The religious revival shocked the central government. In March 1996, the standing committee of the Communist Party's Politburo, China's top policy-making body, approved Document 7, which ordered Xinjiang's authorities to roll back religious freedom.

The harsh new policy sparked disorder. In early February 1997, hundreds of young Uighurs battled for several days with security forces in the city of Yining, in western Xinjiang, smashing Chinese shops and waving flags of the independence movement. China's official media said nine people were killed, 198 injured and 500 demonstrators arrested.

Uighur sources said the riot was caused because the government had banned Uighurs from participating in meshreb, a traditional meeting where Uighurs gather to discuss problems in the community and to conduct important financial transactions.

The background [of meshreb] is separatist activity, said Albasbai Rashem, the tough-talking ethnic Kazakh who heads the prefectural government around Yining. And separatism is not allowed.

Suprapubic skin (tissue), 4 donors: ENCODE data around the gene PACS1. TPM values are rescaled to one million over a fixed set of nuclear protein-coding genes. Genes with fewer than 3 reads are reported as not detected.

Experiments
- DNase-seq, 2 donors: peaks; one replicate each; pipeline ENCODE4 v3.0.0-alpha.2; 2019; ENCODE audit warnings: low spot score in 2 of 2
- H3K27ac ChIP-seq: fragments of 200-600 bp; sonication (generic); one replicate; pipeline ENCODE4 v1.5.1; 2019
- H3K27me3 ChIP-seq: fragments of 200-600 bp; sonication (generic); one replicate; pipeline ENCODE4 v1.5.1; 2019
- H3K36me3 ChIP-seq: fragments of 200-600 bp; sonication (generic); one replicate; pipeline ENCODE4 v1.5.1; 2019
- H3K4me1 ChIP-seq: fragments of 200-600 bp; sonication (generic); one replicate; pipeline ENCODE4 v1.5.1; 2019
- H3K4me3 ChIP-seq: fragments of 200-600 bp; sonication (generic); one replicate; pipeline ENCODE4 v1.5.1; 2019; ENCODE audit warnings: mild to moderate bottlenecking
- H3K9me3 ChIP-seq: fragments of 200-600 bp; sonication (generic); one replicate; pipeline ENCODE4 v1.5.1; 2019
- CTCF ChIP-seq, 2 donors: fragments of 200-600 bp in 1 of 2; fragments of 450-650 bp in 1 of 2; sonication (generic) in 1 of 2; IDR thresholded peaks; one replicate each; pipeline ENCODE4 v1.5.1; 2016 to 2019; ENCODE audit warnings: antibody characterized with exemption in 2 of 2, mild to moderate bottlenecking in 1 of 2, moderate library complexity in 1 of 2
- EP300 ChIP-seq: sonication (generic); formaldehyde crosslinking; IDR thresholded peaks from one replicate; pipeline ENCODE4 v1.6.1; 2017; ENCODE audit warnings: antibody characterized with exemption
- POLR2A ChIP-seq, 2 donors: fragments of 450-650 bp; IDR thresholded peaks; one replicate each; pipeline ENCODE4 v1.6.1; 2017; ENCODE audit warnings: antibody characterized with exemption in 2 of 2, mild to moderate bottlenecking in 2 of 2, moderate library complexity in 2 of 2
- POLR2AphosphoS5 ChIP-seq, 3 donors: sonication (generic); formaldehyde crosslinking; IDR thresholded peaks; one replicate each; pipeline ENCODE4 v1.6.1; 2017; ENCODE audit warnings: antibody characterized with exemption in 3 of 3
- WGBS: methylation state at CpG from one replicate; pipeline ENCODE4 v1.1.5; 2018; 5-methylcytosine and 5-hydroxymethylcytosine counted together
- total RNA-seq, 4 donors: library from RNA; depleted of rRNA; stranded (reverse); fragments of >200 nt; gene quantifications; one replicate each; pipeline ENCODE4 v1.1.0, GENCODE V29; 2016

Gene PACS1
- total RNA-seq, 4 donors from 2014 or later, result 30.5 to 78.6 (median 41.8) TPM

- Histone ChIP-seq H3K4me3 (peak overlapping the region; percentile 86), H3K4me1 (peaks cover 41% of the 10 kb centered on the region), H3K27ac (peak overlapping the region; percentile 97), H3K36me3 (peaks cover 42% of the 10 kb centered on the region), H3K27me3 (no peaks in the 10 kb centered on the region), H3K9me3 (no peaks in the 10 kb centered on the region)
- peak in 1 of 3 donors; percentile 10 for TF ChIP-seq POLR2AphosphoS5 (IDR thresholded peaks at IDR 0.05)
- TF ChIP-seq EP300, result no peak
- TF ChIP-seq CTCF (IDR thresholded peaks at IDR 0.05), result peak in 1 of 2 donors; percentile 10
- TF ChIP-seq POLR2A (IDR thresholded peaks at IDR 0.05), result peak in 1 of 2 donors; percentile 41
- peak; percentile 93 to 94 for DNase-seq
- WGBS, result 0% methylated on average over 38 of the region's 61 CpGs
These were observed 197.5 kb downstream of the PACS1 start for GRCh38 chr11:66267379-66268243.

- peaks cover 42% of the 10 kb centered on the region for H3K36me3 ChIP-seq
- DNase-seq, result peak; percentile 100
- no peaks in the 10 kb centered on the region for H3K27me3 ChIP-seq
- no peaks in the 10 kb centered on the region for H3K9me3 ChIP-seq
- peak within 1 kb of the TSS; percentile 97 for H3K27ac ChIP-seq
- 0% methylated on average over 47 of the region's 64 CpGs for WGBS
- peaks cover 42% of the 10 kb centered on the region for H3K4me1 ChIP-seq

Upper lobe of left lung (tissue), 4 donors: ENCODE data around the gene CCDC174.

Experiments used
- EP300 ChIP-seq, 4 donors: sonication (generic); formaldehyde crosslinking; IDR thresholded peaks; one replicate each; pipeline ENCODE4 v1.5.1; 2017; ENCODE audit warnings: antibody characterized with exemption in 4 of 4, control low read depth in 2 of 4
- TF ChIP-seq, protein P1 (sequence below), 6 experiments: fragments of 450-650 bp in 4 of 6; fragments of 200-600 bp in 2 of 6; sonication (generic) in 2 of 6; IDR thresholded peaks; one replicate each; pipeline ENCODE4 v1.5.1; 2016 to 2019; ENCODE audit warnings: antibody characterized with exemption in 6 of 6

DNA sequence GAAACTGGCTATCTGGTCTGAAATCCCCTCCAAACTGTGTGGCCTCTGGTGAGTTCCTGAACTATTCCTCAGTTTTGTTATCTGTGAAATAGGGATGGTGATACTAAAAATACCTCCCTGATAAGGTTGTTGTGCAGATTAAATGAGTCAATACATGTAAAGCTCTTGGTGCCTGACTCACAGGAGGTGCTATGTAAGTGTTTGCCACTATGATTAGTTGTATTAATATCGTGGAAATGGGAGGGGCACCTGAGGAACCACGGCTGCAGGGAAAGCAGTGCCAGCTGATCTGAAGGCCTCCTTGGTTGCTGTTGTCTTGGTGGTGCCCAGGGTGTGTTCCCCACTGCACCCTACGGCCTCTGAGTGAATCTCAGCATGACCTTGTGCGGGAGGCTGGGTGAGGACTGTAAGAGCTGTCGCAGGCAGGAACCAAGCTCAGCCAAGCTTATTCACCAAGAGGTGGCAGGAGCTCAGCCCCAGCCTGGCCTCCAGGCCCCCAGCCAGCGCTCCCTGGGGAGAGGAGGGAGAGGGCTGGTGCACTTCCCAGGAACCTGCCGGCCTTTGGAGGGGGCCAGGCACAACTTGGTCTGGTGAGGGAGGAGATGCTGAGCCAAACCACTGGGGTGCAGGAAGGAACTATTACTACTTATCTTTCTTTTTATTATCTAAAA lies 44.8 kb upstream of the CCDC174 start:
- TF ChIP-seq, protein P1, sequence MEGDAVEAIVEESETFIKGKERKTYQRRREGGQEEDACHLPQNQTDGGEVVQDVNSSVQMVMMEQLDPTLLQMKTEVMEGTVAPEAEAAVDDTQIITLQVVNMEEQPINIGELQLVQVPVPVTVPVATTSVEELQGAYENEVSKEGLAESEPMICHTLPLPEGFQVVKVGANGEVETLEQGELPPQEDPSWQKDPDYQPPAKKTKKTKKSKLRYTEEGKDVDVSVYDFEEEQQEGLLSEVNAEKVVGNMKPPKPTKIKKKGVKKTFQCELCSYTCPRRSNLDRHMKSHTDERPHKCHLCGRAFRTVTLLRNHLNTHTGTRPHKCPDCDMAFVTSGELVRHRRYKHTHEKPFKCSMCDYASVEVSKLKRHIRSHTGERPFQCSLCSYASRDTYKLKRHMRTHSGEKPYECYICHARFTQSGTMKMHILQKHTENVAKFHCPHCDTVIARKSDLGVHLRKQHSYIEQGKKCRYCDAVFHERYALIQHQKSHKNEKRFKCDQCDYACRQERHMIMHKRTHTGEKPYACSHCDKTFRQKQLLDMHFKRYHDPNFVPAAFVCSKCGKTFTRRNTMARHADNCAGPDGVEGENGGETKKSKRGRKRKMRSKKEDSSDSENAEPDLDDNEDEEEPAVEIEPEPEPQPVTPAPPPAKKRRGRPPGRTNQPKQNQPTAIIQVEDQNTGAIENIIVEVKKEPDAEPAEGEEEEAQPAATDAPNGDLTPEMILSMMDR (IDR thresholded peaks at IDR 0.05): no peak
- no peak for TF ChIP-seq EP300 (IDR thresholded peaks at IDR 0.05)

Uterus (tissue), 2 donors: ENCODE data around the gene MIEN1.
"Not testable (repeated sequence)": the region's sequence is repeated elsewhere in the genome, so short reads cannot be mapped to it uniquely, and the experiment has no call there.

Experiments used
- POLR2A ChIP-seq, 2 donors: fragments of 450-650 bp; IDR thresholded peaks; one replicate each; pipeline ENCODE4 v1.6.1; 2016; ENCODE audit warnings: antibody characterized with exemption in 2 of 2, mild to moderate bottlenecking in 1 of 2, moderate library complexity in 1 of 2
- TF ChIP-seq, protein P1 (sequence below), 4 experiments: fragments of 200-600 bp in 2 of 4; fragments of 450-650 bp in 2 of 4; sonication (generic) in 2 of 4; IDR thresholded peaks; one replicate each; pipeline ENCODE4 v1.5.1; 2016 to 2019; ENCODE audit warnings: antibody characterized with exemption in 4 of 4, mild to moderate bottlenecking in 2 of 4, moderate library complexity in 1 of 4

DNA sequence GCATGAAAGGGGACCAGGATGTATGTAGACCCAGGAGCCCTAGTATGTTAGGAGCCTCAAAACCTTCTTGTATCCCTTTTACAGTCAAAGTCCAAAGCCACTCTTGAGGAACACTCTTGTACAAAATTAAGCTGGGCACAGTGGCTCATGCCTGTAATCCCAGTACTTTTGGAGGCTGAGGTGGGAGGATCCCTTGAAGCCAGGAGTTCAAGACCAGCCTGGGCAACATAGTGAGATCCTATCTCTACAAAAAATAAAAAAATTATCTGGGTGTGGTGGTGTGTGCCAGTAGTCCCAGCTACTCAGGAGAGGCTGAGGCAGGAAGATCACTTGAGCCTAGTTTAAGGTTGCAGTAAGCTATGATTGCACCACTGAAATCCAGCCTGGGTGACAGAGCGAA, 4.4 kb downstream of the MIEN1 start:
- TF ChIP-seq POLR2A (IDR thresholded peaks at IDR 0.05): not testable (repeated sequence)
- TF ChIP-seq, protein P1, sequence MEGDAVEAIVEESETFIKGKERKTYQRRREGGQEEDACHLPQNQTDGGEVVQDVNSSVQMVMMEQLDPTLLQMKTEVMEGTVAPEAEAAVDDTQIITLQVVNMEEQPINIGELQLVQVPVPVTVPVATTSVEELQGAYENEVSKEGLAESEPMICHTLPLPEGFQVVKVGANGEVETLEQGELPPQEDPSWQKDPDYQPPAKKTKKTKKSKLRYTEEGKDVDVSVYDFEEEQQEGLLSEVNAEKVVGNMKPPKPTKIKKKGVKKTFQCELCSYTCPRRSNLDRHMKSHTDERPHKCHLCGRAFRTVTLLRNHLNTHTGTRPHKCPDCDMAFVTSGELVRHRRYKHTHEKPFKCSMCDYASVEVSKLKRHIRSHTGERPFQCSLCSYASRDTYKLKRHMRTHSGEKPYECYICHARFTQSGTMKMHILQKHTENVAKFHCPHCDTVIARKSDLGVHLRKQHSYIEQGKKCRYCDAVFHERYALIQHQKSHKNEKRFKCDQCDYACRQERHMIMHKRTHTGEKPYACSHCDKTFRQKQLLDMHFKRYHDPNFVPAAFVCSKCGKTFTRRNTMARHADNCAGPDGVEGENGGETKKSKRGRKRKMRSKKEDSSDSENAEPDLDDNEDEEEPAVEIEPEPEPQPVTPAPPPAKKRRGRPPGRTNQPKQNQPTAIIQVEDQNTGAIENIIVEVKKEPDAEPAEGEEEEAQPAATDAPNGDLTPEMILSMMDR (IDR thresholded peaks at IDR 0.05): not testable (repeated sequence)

The crackdown stretched province wide. Details appeared in a little-noticed series of official books last year, published in Urumqi and titled Xinjiang, Still the Most Beautiful. In Yining, the prefecture's security forces broke up 26 bands of terrorists and shot dead on the spot 15 . . . criminals, according to one Chinese report. Guns, bullets, explosives and detonator caps were seized.

The campaign, another report said, effectively restrained the momentum of overheated religious faith.

Ethnic makeup of Xinjiang

Uighurs: 75%
Han: 15%
Others: 10%
Uighurs: 44%
Han: 38%
Others: 18%